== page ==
Florida Delegation Reacts to Stephen Breyer’s Retirement

Members of the Florida congressional delegation reacted this week after U.S. Supreme Court Justice Stephen Breyer announced he will step down this summer at the end of the current term.

U.S. Sen. Rick Scott, R-Fla., said that President Joe Biden would pick a fellow liberal to replace Breyer and that he expected the Democratic leadership in the upper chamber to go all out to get the nominee over the finish line.

“The Democrats know they will lose the Senate majority in 2022. I predict that Chuck Schumer and whoever is running the White House will force all Democrats to obey and walk the plank in support of a radical liberal with extremist views,’ Scott said.

U.S. Rep. Val Demings, D-Fla., who is running for the Democratic nomination to challenge U.S. Sen. Marco Rubio, R-Fla., in November, praised Breyer.

“Thank you to Justice Breyer for his decades of service to the American people and his significant and often decisive voice on the Supreme Court. I wish him well,” she said before looking ahead. “In the coming years, the Supreme Court is likely to hear cases that may determine the long-term direction of American life. As a 27-year law enforcement officer, I have seen throughout my life that the decisions of the Supreme Court are critical to the safety and constitutional rights of every American. I have full confidence that an exceptionally qualified candidate will soon be announced, and I expect all members of the Senate to do their jobs by swiftly and impartially considering Justice Breyer’s nominated replacement.”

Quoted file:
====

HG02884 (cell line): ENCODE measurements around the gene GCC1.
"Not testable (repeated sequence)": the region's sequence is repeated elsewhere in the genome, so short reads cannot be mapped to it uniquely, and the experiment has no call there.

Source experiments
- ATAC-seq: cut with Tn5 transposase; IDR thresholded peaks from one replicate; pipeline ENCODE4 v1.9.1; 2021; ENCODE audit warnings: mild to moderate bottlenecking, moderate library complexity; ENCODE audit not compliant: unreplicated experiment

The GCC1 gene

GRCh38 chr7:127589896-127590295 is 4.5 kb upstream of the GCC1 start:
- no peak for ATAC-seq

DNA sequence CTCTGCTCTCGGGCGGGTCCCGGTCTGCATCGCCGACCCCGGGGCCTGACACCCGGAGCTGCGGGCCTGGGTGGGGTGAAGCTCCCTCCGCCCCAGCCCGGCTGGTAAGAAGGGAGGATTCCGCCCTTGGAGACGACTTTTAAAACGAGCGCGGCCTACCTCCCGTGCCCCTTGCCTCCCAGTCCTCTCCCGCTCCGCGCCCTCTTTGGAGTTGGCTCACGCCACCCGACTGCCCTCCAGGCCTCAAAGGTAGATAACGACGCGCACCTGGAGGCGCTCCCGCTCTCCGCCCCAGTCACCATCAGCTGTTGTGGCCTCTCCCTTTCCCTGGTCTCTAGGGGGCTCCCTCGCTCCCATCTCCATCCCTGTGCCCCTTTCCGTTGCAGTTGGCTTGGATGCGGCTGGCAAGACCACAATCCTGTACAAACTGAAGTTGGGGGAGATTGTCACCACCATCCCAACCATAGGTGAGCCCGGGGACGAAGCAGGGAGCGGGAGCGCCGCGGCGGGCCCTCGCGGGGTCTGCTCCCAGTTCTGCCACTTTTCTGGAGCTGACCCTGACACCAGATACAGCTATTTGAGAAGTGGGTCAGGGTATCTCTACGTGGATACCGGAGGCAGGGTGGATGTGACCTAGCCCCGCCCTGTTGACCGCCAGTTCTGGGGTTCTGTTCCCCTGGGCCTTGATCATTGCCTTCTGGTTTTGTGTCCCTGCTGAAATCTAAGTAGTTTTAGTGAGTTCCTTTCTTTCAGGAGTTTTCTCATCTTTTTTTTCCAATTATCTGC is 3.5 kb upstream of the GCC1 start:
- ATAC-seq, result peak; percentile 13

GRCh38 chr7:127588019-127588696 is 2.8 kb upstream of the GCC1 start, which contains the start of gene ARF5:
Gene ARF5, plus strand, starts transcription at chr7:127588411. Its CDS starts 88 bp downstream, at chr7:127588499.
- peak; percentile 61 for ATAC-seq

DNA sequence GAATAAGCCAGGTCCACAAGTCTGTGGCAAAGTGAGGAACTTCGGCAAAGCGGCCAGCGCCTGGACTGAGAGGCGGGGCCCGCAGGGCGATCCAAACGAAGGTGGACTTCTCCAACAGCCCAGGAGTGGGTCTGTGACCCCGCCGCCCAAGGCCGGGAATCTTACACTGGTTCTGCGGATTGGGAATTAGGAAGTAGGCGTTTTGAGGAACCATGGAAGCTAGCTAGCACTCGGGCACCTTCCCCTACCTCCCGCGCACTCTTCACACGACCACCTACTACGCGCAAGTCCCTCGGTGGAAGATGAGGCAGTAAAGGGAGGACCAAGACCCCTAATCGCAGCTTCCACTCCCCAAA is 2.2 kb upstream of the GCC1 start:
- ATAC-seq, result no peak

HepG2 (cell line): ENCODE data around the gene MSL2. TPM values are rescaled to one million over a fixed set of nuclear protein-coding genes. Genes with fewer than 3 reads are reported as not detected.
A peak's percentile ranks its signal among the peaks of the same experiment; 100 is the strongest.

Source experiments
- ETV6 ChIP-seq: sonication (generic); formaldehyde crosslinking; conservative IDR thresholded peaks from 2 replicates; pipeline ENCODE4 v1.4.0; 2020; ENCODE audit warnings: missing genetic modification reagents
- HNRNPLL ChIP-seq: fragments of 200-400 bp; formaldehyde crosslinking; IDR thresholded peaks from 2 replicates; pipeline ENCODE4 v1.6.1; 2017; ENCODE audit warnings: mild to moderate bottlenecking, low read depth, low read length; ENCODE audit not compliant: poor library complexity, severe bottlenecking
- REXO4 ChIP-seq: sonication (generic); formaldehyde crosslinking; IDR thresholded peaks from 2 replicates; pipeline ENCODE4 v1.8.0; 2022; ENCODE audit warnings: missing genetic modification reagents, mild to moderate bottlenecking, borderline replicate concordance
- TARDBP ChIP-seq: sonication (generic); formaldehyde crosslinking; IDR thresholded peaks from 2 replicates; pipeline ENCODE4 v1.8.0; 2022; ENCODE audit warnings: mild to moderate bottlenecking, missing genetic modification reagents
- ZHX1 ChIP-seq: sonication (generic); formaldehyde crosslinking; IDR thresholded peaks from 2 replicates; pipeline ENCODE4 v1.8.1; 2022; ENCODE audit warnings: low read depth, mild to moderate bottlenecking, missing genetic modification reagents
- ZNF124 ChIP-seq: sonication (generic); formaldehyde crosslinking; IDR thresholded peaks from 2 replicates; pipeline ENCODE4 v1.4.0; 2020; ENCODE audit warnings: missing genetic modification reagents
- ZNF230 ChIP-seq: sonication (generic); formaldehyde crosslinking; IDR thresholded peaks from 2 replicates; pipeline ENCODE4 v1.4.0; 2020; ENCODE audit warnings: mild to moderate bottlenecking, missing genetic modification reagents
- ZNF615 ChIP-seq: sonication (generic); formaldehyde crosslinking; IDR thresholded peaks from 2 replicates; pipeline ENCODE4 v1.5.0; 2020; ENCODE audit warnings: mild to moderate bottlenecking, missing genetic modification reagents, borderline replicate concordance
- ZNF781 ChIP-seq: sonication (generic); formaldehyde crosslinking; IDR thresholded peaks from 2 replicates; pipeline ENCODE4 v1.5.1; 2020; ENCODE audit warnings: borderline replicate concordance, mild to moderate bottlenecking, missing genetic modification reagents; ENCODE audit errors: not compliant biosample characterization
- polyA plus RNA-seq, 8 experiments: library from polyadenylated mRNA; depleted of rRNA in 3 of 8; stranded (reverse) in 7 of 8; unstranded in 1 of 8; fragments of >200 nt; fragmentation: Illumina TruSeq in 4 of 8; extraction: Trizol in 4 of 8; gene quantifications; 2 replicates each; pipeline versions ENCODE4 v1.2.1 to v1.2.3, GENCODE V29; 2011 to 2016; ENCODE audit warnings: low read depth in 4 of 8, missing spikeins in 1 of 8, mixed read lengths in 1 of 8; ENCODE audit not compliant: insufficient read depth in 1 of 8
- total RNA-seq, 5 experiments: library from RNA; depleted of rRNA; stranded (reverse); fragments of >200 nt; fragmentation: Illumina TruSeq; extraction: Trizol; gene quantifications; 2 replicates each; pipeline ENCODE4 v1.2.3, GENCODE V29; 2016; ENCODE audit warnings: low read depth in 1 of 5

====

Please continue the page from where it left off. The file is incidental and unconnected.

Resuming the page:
“Justice Breyer left an indelible mark on our country and our justice system through more than four decades of service—I am truly inspired by all the great work he has done,” noted U.S. Rep. Lois Frankel, D-Fla. “I thank him, and wish him the very best in his retirement.”

Rubio weighed in on Thursday.

“My decision on any Supreme Court nominee will be based on the individual’s commitment to original intent and understanding that the Supreme Court is a ‘trier of law’ appellate court and not a ‘trier of fact’ trial court,” said Rubio. “This is critically important because too many in the federal judiciary today believe it is appropriate for judges to craft new policies and create rights instead of interpreting and defending the Constitution as written.”

Kevin Derby
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